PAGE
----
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Culinary tools and notational drawing / Eating space and drawing eating thumb

Culinary tools and notational drawing / Eating space and drawing eating

A light snack to keep you moving or a banquet for celebrations, a solitary moment or a communal event. Food is a fundamental part of human life that nourishes and sustains us, that comforts and energises us, that represents different cultures and brings them together. This essential part of existence provides us with ample opportunity to explore, challenge and innovate in everyday life, to propose new rituals, tools and environments that focus on a shared human experience. Studying how we cook and how we eat helps us to understand how human beings might come together and occupy space. 

Wu, Rain. ‘The Tea Set’ (2016) image via: https://rainwu.cargo.site/The-Tea-Set

The designer Rain Wu uses food as the key material in her projects, devising performances, sculpture and installations to explore cultural heritage and the relationships that we have with nature. In 2016 she developed a new sculptural tea set and performance that blended the traditional Eastern tea ceremony with the British sensibility of a good “cuppa”. In 2018, she used bread as a tool to represent landscape and explore the different cultural narratives that it represents. An edible installation for personal experiences.

Wu, Rain. ‘Bread’ (2018) image via: https://rainwu.cargo.site/Bread

More recently, in response to the Covid-19 pandemic, Studio Boir developed a new tableware for a socially distant dinner party, the ‘New Normal Collection’. Sculptural tools and utensils that allow for the traditional placing and sharing of food on the table, but that also allow guests to maintain a safe distance from each other. Alternative bread baskets and spoons with elongated handles to make it easier to “share” your pudding…

Studio Boir. ‘The New Normal Collection’ (2020) image via: https://boir.store/The-New-Normal

As well as new tools for eating, there are also many projects that explore new ways of cooking, and one such project is PJADAD’s ‘Collaborative Cooking’, a machine that contains 35 different ingredients and the necessary components to perform key cooking actions (stirring, blending, chopping…). Connected to the internet, chefs could input specific commands to control the cooking process, working together to explore flavour combinations and preparation techniques to generate a series of new recipes. This process of slow cooking took place over many hours, and each action was recorded digitally, but also physically in the form of continuous printouts.

PJADAD. ‘Collaborative Cooking’. (2014) image via: http://pjadad.com/tbt/collaborative-cooking/

These tools demonstrate the importance of understanding how we consume food, but as well as devising tools to prepare and facilitate consumption, it is also important to consider the space that the consuming is taking place.

When Sarah Wigglesworth and Jeremy Till set out to develop the Straw Bale House, their office and home at 9/10 Stock Orchard Street, they wanted to develop a house that embodied a living, growing, and changing experience. One that would encourage spontaneity and unpredictability and allow for the random events and the temporary happenings of everyday life to occur. It’s a standout project for many reasons, including its materiality and sustainability, but it’s also important for the set of exciting drawings that they produced as part of its development.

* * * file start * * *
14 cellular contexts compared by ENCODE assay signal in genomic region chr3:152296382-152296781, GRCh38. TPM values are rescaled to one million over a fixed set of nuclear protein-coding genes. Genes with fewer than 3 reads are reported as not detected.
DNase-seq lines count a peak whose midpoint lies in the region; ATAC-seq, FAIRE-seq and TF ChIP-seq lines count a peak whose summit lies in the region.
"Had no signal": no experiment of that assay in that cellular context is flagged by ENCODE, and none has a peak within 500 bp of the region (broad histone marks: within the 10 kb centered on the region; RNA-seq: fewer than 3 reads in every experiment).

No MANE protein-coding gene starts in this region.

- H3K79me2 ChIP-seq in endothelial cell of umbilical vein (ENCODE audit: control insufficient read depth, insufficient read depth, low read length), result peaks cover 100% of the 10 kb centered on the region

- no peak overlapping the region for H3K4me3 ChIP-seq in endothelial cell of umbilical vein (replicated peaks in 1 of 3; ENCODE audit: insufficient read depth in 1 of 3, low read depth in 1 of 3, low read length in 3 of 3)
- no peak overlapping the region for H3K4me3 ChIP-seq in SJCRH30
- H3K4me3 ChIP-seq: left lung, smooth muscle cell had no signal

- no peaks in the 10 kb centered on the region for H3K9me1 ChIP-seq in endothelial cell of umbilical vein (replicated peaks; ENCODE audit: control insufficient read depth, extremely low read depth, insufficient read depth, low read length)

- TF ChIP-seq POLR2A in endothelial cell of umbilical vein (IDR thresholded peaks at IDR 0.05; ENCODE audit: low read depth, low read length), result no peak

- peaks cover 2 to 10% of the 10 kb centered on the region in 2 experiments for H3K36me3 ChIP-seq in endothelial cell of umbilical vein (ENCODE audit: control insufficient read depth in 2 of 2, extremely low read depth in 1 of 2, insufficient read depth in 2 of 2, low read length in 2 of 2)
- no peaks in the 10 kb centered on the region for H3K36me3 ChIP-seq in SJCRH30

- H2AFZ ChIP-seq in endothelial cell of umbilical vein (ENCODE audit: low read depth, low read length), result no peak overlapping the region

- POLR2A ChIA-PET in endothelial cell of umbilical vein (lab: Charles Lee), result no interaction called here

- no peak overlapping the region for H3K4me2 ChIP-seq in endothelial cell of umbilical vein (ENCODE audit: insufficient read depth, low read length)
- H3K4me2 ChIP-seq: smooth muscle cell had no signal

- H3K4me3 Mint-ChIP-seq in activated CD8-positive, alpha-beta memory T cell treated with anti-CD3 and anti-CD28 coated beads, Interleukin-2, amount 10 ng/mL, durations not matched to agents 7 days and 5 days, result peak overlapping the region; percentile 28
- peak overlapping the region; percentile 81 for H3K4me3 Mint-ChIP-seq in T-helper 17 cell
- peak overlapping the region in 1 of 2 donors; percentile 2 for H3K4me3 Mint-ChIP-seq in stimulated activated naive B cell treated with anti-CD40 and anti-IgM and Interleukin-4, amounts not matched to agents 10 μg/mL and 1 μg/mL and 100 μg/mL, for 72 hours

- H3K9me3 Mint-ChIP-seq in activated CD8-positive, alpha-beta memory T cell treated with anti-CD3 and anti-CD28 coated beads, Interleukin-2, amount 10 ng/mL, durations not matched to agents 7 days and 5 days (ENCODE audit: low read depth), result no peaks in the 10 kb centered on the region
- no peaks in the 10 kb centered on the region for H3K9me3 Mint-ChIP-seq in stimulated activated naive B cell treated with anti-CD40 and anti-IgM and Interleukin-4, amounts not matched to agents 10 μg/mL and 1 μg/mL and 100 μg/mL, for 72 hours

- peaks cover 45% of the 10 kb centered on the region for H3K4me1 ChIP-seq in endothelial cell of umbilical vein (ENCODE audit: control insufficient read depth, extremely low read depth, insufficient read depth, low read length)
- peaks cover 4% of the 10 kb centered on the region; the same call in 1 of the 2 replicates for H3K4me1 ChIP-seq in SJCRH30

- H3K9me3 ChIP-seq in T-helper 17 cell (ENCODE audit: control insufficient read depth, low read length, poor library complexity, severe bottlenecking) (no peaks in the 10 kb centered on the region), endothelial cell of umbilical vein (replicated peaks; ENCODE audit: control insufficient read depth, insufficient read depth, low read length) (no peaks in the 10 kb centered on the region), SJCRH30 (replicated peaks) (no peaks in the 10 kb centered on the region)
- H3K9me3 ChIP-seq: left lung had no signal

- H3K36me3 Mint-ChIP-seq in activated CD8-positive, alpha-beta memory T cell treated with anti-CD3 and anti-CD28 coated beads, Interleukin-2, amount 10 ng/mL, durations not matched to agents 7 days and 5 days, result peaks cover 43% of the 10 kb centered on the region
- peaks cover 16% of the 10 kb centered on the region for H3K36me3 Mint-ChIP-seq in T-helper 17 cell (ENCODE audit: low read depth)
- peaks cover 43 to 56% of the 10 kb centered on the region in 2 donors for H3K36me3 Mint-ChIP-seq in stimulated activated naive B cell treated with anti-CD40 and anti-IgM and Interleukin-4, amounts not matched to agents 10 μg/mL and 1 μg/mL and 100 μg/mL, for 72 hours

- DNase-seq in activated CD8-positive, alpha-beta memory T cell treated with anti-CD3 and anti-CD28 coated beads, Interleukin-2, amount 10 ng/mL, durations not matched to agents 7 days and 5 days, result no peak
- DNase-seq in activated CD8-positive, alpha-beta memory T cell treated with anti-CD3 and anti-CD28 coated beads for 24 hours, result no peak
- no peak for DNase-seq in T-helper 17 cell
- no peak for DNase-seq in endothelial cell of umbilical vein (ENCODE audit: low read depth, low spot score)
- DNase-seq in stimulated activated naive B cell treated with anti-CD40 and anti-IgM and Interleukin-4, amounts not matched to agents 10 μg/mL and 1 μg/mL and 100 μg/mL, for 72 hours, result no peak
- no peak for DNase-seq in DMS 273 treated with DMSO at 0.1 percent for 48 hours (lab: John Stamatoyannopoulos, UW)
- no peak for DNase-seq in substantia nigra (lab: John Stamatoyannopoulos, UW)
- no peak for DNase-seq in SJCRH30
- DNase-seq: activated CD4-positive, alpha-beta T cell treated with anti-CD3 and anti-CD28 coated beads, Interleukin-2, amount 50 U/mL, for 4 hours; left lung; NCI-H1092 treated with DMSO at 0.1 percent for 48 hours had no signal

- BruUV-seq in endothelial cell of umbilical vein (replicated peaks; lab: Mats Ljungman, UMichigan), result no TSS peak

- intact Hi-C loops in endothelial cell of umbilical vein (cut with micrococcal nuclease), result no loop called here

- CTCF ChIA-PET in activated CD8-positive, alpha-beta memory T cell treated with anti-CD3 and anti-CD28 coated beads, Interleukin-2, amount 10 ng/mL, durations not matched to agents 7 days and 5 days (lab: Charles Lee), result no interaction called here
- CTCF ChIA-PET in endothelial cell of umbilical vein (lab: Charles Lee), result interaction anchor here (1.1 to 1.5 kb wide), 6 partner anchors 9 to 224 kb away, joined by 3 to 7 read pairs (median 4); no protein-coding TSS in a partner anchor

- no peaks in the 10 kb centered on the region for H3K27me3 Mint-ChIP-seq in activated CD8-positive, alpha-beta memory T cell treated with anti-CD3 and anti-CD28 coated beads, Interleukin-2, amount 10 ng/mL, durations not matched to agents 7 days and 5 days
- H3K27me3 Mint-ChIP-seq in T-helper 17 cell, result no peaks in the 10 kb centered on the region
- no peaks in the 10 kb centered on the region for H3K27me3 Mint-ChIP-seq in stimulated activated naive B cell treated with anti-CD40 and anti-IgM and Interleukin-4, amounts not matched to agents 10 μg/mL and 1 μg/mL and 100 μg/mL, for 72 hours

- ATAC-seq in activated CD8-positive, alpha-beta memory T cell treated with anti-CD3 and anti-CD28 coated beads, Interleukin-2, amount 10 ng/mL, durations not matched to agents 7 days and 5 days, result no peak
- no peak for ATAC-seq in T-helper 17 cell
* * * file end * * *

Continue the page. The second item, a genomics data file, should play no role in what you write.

Wigglesworth, Sarah & Till, Jeremy. Tables Manners (1998) image via: https://www.swarch.co.uk/wp-content/uploads/2017/03/3_1998_Everyday-Architecture_SOS-1.pdf

An initial reading of these notational drawings tells us that they had a great meal with their guests, but moving beyond that, we can begin to understand the volume of space that a meal occupies. We can see how chairs move during conversation, how plates move as food is shared around, and how animated people become when they’re sharing a great experience. Take the time to read the drawings and understand them, to pick out the movement of cutlery and plates, the movement of crockery and furniture, because notational drawings become a great tool for designers to communicate their ideas. They can represent the spatial programme that you’re developing and how you want people to engage with it. In this instance, these drawings were used to develop the sequence of spaces that Wigglesworth and Till eventually constructed as part of the final design.

Wigglesworth, Sarah & Till, Jeremy. Straw Bale House, 9/10 Stock Orchard Street (2001) image via: https://www.swarch.co.uk/work/stock-orchard-street/

There is value in exploring food within interior design because we can use this to engage our audiences and help them to understand our design intentions. Food isn’t the only thing that we all have in common, but it is a universal language of ingredients, processes and tools that we can all understand. How can you use that language to develop your own understanding of design and spatial experience?

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Posted by author: Daniel Tollady
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3 thoughts on “Culinary tools and notational drawing / Eating space and drawing eating

  • I love the Wigglesworth drawing for how it tells a story of what happened at the dinner party table. Great blog, thanks Daniel!

  • I agree Catherine, the ‘meal’ drawing is great, very chaotic, the layer panel would come in handy when drawing this digitally!

    • Yes, building up a number of layers would definitely help with this one! Layers would also let you animate it and make a GIF. You could also try hand-drawing it on tracing paper, creating analogue layers that you could experiment with…

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